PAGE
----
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Tag Archive | "March"

Who turned up the heat?


Sunshiny days and summer-like temperatures the last two weeks have marred any memory of the winter that never really arrived. With temps in the 70s and 80s, Michigan has been warmer than many of the southern and western states, including Florida, Arizona and Hawaii. WOOD-TV8 said that the 87-degree reading in Grand Rapids on Wednesday, March 21, 2012, made it the warmest day ever in March in G.R. The city is now 16.2 degrees warmer than average for March.

All the sunshine is also bringing out the flowers. Craig Owens, of Cedar Springs, and Christine Solomon, also of Cedar Springs shared some lovely flowers from their yard, and Tyler Felty, a Cedar Springs grad going to school at Ferris in Big Rapids, sent us some of the flowers he’s seeing around campus as well. Thanks so much!


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Eat Right With Color During National Nutrition Month®

National Nutrition Month 2011 encourages Americans to include a rainbow of foods at every meal and always “Eat Right with Color.”

(NAPS)—March is National Nutrition Month, and with this year’s “Eat Right with Color” theme the American Dietetic Association encourages Americans to include a colorful variety of fruits, vegetables, whole grains, lean proteins and dairy on their plates every day.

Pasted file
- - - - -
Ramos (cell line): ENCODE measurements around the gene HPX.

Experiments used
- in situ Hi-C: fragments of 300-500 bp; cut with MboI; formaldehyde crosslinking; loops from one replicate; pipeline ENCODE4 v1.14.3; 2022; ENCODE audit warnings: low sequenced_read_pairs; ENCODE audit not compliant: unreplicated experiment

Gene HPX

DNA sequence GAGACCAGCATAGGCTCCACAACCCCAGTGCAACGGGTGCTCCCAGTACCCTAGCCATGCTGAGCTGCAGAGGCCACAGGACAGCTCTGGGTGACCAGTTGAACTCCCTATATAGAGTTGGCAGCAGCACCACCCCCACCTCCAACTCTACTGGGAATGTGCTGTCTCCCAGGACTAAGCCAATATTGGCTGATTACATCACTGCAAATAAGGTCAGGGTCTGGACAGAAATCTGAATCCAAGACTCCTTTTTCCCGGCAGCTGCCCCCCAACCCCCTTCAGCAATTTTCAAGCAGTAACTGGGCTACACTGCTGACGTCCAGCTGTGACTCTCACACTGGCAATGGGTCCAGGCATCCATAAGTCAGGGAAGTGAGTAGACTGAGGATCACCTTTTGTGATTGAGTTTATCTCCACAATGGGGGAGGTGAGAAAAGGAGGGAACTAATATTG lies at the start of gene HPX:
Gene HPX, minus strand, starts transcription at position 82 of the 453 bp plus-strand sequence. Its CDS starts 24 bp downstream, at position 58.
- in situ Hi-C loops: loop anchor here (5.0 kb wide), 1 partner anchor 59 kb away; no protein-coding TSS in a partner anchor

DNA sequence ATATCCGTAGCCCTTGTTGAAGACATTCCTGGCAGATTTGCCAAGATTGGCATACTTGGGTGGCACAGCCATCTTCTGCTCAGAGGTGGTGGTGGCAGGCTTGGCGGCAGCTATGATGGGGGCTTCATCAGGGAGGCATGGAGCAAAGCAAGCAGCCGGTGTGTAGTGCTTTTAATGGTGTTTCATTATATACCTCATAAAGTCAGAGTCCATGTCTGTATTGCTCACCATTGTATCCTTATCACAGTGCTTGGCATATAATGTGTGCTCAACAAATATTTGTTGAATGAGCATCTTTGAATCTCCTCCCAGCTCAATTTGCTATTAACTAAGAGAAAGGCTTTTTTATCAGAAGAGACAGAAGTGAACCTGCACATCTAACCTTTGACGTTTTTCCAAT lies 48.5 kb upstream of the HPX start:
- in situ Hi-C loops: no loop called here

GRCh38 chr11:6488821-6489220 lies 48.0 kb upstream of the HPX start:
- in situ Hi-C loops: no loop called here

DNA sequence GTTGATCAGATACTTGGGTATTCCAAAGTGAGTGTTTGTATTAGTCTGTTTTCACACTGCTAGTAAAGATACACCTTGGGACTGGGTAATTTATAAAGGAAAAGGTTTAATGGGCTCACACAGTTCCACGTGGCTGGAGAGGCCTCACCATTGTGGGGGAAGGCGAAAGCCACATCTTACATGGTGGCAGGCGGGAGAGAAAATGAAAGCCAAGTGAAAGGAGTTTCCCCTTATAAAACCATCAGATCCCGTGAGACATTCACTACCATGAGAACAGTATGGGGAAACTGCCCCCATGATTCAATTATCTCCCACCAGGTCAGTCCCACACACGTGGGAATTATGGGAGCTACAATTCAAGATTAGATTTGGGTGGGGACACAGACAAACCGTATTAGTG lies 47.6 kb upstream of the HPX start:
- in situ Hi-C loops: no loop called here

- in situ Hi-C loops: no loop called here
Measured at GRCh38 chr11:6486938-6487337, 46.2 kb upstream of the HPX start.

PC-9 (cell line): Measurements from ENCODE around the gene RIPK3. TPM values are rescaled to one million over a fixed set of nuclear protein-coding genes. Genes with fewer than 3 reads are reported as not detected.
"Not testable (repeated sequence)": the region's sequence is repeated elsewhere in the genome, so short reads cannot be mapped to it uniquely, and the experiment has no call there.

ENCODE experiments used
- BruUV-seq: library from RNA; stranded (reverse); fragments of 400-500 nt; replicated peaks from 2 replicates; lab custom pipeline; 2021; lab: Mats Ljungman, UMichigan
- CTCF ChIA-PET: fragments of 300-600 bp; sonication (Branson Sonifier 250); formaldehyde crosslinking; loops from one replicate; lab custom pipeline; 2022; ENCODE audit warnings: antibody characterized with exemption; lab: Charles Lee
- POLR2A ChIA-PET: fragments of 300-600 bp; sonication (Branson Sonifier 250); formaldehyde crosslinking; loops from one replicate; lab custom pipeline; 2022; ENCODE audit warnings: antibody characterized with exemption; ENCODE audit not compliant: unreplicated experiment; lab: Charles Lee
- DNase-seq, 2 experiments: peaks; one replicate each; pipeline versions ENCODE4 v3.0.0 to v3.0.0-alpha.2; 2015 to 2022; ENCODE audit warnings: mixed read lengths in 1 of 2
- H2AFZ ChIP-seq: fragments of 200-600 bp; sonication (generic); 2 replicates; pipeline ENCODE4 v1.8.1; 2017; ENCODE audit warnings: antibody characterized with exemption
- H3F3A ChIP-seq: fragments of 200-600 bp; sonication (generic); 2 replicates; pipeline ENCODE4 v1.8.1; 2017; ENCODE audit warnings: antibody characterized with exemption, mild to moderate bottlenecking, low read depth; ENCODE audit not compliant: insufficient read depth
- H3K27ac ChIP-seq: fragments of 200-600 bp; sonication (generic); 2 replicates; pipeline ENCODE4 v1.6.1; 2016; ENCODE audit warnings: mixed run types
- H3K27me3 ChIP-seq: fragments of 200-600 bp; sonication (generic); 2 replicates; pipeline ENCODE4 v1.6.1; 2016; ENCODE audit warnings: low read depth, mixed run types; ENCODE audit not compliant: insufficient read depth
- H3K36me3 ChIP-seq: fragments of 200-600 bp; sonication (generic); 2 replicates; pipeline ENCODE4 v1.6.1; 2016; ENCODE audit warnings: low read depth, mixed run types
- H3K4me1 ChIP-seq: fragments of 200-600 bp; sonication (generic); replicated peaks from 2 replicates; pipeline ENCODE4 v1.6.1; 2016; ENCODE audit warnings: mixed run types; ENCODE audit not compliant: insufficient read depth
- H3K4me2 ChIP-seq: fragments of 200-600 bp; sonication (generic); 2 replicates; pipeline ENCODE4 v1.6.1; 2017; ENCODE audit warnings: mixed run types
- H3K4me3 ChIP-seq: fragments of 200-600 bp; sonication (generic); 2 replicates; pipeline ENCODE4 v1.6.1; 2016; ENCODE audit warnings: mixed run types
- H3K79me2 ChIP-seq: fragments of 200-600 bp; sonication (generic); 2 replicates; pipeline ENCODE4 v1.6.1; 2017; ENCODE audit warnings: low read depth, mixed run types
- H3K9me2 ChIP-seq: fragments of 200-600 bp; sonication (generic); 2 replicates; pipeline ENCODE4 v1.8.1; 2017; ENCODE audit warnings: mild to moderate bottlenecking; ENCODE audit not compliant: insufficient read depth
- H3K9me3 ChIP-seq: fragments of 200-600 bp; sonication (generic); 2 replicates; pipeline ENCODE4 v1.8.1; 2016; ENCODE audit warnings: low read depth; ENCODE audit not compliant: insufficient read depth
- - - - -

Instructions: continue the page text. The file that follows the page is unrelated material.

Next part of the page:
“Adding a splash of colorful, seasonal foods to your plate makes for more than just a festive meal,” says registered dietitian and ADA spokesperson Karen Ansel. “A rainbow of foods creates a palette of nutrients, each with a different bundle of potential benefits for a healthful eating plan.”

Ansel offers ways to brighten up your plate with this quick color guide:

Green produce indicates antioxidant potential and may help promote healthy vision and reduce cancer risks. Fruits include avocados, apples, grapes, honeydew, kiwis and limes. Vegetables include artichoke, asparagus, broccoli, green beans, green peppers and spinach.

Orange and deep yellow fruits and vegetables have nutrients that promote healthy vision and immunity and reduce cancer risks. Fruits include apricots, cantaloupe, grapefruit, mangoes, papaya, peaches and pineapples. Vegetables include carrots, yellow pepper, yellow corn and sweet potatoes.

Purple and blue options may have antioxidant and anti-aging benefits and may help with memory, urinary tract health and reduced cancer risks. Fruits include blackberries, blueberries, plums and raisins. Vegetables include eggplant, purple cabbage and purple-fleshed potatoes.

Red produce may help maintain a healthy heart, vision and immunity and may reduce cancer risks. Fruits include cherries, cranberries, pomegranate, red/pink grapefruit, red grapes and watermelon. Vegetables include beets, red onions, red peppers, red potatoes and tomatoes.

White, tan and brown foods sometimes contain nutrients that may promote heart health and reduce cancer risks. Fruits include bananas, brown pears, dates and white peaches. Vegetables include cauliflower, mushrooms, onions, turnips, white-fleshed potatoes and white corn.

Ansel reminds Americans to also include a variety of colorful whole grains, lean meats and fish and low-fat dairy with their meals.

For tips, games and more information, visit ADA’s website, www.eatright.org/nnm.

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Kent County Credit Union
Ray Winnie


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